Archives for category: nonviolence
If I were to describe the gospel of Jesus Christ in two words I’d go with ‘enemy love.’ Boiled down into these words are the essential concepts of sin and falleness- we are enemies of God- and yet John 3:16 is also true, God’s disposition toward us is that of love and salvation.
Jesus both teaches and embodies this concept of ‘enemy love.’ His Sermon on the Mount is rich with it, and his death/resurrection from the cross prove God’s heart toward his enemies (mankind).
So this then is the default mode of the Christian faith: enemy love. This should be characterized in Christian ethics and moral behavior. It should be perpetually evident as we live out the Great Commission to the world and as we grow together as the Church.
I offer to you three passages to help demonstrate this idea of ‘enemy love.’ There is a progressing line of reasoning through them. It’s fairly obvious, I hope you’ll see it and that it changes how you view the Christian faith.
Luke 23:33-34 “When they came to the place called the Skull, they crucified him there, along with the criminals—one on his right, the other on his left. Jesus said, ‘Father, forgive them, for they do not know what they are doing.'”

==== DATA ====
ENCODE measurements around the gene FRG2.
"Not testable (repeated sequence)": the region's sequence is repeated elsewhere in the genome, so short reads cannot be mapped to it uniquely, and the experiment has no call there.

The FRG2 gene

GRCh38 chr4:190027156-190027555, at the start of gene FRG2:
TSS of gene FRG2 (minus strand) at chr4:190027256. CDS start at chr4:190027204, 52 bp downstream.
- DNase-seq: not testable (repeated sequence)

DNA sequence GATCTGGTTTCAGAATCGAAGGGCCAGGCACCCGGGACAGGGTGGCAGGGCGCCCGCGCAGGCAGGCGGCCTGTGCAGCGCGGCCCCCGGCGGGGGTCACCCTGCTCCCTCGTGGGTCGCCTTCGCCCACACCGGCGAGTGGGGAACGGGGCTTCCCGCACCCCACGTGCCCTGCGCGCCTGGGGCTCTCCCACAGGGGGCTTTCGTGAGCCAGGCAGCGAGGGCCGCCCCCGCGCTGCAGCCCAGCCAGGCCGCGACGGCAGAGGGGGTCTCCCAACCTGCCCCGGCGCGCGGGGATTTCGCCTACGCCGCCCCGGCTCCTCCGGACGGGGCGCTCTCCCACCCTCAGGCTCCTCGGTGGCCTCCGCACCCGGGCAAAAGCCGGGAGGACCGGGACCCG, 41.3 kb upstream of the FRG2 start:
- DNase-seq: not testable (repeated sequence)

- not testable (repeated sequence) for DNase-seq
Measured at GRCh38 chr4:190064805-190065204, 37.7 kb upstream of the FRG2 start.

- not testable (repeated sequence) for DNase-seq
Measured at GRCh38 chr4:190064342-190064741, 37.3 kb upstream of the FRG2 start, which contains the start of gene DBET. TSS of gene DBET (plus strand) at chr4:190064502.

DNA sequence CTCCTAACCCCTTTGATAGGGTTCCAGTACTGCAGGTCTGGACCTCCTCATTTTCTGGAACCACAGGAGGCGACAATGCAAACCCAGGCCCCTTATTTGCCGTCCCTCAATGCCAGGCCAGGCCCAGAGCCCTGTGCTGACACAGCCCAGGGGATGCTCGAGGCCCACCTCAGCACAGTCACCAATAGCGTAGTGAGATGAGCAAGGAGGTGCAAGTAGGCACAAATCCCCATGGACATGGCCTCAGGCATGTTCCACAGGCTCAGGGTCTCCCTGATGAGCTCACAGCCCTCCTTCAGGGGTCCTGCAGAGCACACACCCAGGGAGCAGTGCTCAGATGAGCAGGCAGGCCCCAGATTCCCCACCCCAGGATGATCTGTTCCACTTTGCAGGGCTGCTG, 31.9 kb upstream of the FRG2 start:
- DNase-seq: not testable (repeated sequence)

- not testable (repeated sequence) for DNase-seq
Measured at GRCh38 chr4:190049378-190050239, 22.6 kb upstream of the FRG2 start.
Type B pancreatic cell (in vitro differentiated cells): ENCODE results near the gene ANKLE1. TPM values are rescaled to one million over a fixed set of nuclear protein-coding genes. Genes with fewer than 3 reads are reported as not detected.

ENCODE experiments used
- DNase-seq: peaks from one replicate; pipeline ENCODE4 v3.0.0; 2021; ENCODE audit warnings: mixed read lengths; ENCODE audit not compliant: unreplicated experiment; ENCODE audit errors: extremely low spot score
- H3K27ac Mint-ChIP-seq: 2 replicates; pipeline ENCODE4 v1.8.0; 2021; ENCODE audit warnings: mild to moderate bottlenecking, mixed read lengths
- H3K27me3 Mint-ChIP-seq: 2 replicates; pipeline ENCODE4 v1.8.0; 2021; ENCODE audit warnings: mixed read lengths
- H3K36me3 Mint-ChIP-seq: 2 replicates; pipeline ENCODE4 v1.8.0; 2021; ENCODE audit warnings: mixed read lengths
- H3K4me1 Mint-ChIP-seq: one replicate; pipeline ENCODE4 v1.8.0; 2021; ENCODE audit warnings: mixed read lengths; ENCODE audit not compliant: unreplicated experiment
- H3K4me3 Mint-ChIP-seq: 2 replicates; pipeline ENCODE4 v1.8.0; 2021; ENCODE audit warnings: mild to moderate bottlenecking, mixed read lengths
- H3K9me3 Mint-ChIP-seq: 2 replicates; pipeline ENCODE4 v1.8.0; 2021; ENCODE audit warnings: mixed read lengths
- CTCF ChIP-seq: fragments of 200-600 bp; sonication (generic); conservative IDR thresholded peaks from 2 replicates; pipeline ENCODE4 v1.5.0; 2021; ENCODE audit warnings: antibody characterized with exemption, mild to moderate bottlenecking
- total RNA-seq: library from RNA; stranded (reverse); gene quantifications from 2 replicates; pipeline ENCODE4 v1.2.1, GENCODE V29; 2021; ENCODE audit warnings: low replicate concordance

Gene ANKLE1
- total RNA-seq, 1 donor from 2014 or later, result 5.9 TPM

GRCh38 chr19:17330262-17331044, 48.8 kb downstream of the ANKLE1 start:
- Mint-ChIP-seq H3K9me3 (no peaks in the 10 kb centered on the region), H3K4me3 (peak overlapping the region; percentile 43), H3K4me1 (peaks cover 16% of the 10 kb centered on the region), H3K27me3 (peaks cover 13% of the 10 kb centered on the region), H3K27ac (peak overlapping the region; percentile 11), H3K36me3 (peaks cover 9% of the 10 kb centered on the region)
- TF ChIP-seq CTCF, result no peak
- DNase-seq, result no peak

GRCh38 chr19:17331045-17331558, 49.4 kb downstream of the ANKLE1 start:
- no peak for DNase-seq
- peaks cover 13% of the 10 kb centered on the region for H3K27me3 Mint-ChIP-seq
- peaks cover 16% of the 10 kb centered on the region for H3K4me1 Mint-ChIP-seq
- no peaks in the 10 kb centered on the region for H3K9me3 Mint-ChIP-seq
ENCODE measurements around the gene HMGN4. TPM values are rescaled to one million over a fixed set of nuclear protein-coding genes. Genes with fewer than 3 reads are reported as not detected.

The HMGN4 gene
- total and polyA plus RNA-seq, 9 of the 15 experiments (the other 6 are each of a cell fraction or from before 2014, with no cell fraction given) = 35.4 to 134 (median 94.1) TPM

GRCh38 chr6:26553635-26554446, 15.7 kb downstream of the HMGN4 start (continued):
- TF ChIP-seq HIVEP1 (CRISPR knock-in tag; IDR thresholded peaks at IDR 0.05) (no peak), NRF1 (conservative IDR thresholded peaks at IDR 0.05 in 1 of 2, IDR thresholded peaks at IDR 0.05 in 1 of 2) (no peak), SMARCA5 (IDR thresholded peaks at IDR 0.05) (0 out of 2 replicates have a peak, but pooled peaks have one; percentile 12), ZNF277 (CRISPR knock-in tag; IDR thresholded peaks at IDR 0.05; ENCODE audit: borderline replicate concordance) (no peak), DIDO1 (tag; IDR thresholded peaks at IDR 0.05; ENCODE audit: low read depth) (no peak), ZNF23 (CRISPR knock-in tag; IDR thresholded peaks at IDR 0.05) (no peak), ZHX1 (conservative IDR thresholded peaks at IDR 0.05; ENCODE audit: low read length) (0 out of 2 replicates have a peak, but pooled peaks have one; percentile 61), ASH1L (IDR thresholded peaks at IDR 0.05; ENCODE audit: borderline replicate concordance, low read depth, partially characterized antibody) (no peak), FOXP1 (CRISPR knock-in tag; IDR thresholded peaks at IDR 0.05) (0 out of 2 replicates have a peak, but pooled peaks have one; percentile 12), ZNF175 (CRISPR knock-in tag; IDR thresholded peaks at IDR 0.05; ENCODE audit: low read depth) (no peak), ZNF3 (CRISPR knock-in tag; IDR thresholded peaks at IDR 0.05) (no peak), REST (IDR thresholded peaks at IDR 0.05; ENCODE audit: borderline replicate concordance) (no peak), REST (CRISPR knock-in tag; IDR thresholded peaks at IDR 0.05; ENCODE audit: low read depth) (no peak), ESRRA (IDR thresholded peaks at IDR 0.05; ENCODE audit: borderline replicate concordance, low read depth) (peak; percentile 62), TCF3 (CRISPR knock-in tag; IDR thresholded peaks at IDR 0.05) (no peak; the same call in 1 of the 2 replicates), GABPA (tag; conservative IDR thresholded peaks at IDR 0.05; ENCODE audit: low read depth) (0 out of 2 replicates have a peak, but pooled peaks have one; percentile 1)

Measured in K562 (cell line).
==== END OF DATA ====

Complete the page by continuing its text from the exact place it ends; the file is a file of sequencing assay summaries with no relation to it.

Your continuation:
Romans 5:8 “But God demonstrates his own love for us in this: While we were still sinners, Christ died for us.”
Colossians 3:13 “Forgive as the Lord forgave you.”
That’s enemy love. That’s what Christians are supposed to embody at all times, to all peoples. Individually and corporately.
What implications does this have for how we treat fellow Christians? Unbelievers? How does this change our attitudes toward killing and self defense?
What is more important in the kingdom of God: Protecting our lives by killing our enemies? Or doing as much as we can as Christ’s ambassadors to love our enemies, in the gospel fashion?
I don’t see enemy love as much as I’d like in the American church. We love the American way much more than Christ’s way of enemy love. But I’m totally on board with changing that, it’s time to flip some tables in the temple.